Indians getting much less than Sabathia's best

BOSTON -- It's possible Cleveland can win the American League Championship Series and also go on to win the World Series without C.C. Sabathia pitching well. But that's more in the theoretical sense, the same way it's also possible "Frank TV" might somehow be funny. It's a much more reasonable possibility if Sabathia pitches closer to his regular-season form. And so far this month, he hasn't.

Sabathia is a leading candidate for the Cy Young (and he should win because of his significant edge over the other candidates in innings), but he has not pitched well in his two postseason starts. He walked six batters and allowed three runs in five innings in Game 1 of the division series with New York. In Friday night's ALCS opener at Fenway Park, he walked another five batters (one intentionally), hit one and gave up eight runs in 4 1/3 innings.

"I was not aggressive,'' Sabathia said after Cleveland's 10-3 loss the Red Sox. "I could sum up my whole outing tonight by saying I was not aggressive.

"I was shaking off pitches and not doing things and not being aggressive and not challenging guys and trying to be too much of a finesse pitcher. My changeup was really not that good today, and I threw it more than I should have. I should have come at guys more with my fastball.''

Maybe the critics were right after all. Maybe if Cleveland manager Eric Wedge had started Sabathia on three days' rest against the Yankees on Monday, he wouldn't have been on the mound to dig Cleveland into so deep a hole Friday.

"I really didn't give myself a chance to work up into the game,'' Sabathia said. "My changeup was bad and I was getting behind guys and I never got myself a chance to work in my fastball.''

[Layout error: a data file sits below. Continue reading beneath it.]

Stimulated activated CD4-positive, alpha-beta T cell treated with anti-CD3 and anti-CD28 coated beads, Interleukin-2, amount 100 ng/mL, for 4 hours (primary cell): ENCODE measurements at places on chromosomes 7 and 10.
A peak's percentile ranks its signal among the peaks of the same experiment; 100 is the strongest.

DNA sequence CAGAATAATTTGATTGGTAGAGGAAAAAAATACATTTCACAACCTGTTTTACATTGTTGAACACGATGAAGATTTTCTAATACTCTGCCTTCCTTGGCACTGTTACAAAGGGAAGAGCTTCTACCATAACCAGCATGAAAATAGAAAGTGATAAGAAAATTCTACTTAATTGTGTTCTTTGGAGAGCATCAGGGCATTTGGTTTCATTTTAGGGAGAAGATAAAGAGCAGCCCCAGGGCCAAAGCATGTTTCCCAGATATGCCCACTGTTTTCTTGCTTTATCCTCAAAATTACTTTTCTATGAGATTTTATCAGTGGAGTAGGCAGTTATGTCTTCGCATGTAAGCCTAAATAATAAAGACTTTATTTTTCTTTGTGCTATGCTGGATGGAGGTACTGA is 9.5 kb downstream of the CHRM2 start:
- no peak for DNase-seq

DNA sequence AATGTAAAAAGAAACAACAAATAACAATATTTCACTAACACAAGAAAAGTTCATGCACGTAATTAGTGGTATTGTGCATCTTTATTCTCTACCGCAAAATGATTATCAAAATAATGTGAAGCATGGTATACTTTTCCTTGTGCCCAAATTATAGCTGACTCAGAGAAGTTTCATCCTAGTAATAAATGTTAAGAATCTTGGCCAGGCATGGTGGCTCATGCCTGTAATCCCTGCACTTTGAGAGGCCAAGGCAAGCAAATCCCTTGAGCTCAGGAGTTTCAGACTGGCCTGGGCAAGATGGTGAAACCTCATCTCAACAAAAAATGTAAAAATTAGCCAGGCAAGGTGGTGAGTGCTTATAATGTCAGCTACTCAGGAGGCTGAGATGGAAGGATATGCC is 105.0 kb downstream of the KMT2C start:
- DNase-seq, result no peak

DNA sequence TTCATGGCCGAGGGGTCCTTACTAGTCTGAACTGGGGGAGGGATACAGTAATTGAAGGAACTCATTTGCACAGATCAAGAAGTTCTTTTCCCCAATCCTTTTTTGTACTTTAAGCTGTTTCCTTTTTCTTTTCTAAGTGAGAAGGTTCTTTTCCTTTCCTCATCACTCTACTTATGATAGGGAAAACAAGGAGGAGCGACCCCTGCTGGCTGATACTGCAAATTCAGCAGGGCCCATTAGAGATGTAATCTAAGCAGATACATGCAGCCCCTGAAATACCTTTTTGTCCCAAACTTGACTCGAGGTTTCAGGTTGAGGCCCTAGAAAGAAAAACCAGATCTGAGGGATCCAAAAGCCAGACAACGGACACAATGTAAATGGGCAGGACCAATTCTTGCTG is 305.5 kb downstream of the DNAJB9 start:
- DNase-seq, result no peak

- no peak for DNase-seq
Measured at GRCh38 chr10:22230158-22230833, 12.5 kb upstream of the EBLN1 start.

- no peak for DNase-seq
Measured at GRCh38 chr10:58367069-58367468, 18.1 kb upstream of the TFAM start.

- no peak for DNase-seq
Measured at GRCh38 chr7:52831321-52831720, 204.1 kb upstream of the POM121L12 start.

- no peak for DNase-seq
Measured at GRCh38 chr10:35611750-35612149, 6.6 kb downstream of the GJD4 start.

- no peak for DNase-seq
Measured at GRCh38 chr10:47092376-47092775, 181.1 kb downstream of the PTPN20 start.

Sabathia has walked 11 batters this October, which not only is more than he walked in any entire month in the regular season but is more than he walked in 14 starts combined from May 17 through Aug. 2. He's thrown 199 pitches this postseason and only 106 strikes, an alarming number for a pitcher who normally has outstanding control (37 walks all season).

He said that his command was fine but that he tried to nibble the edges of the plate too much. When he missed -- as he often did with his changeup -- he quickly fell behind in the count to a team that feasts on pitchers who commit such a crime.

The Red Sox hit the ball up the middle and the opposite way against Sabathia, who had no success against the middle of Boston's intimidating order, and not all that much against the rest of the lineup, either. He allowed Kevin Youkilis, David Ortiz, Manny Ramirez, Mike Lowell and Bobby Kielty to reach safely 12 times in 15 plate appearances against him (Ortiz and Ramirez reached base in all 10 plate appearances against Cleveland pitching).

"They had some good at-bats. They did a good job,'' Sabathia said. "But normally I go out and make teams chase pitches. I make them swing the bat, and I didn't do that tonight. The second inning [when he struck out the side], I was aggressive and threw my pitches in the zone, and the rest of the game I didn't do that.''

"He's 27, and he's been the ace of our staff for five years,'' pitching coach Carl Willis said. "Part of that was by default early when he probably wasn't ready. So he's definitely had his ups and downs, and I think this is still part of the learning process. But he's strong mentally and he can handle it as well as anybody. I fully expect to see him go out and have a great outing next time.

"I think he knows he didn't pitch his game tonight and that they didn't see the real C.C. Sabathia. If he gets another chance -- and we fully expect him to -- hopefully he'll go out and pitch more like himself.''

To give him that chance, though, Cleveland must first win at least one of the next three games (getting Ortiz and Ramirez out once or twice would help). Having watched the Red Sox devour Sabathia, Cleveland will start Fausto Carmona, who was 19-8 with a 3.06 ERA during the season and pitched an outstanding game against New York (one run in nine innings). He might be Cleveland's best pitcher right now.

"With the way he stepped up against New York and the way he's pitched all year,'' Willis said, "we have all the confidence in the world in him.''

Jim Caple is a senior writer for ESPN.com.